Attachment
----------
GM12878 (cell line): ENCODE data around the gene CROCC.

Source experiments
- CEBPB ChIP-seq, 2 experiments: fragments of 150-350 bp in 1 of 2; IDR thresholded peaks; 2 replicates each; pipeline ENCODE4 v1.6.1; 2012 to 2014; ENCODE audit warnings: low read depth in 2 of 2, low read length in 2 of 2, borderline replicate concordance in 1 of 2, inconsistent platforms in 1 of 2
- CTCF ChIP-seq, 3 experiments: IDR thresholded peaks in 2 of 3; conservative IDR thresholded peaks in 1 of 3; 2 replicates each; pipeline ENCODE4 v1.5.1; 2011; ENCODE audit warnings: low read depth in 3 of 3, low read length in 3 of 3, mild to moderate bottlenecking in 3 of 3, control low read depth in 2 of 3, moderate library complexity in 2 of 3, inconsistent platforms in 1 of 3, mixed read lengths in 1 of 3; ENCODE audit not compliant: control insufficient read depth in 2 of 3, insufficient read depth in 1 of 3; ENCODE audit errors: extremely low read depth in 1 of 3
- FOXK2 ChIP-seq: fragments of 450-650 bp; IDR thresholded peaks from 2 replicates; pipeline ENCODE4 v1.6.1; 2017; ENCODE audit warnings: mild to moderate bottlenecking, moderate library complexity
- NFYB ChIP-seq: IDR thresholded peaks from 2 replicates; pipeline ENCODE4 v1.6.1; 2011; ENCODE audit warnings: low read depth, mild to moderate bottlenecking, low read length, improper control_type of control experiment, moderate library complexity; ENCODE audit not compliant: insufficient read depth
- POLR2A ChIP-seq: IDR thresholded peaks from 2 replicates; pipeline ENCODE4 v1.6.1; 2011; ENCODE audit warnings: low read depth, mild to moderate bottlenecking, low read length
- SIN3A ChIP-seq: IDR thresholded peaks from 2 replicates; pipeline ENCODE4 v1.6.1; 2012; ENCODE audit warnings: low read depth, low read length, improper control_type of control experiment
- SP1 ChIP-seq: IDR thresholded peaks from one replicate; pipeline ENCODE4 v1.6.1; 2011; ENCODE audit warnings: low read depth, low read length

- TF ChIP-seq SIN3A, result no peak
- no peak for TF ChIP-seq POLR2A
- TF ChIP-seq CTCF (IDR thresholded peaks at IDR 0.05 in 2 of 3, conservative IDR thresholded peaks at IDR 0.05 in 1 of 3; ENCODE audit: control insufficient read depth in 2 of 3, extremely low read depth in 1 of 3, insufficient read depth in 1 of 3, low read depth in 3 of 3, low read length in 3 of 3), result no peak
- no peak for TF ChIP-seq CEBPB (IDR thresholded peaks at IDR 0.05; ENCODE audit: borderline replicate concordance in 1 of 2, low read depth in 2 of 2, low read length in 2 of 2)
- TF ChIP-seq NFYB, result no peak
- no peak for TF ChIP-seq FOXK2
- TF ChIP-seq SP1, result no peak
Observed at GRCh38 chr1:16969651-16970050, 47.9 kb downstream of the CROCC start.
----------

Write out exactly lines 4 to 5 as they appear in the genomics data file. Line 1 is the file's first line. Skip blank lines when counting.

- CTCF ChIP-seq, 3 experiments: IDR thresholded peaks in 2 of 3; conservative IDR thresholded peaks in 1 of 3; 2 replicates each; pipeline ENCODE4 v1.5.1; 2011; ENCODE audit warnings: low read depth in 3 of 3, low read length in 3 of 3, mild to moderate bottlenecking in 3 of 3, control low read depth in 2 of 3, moderate library complexity in 2 of 3, inconsistent platforms in 1 of 3, mixed read lengths in 1 of 3; ENCODE audit not compliant: control insufficient read depth in 2 of 3, insufficient read depth in 1 of 3; ENCODE audit errors: extremely low read depth in 1 of 3
- FOXK2 ChIP-seq: fragments of 450-650 bp; IDR thresholded peaks from 2 replicates; pipeline ENCODE4 v1.6.1; 2017; ENCODE audit warnings: mild to moderate bottlenecking, moderate library complexity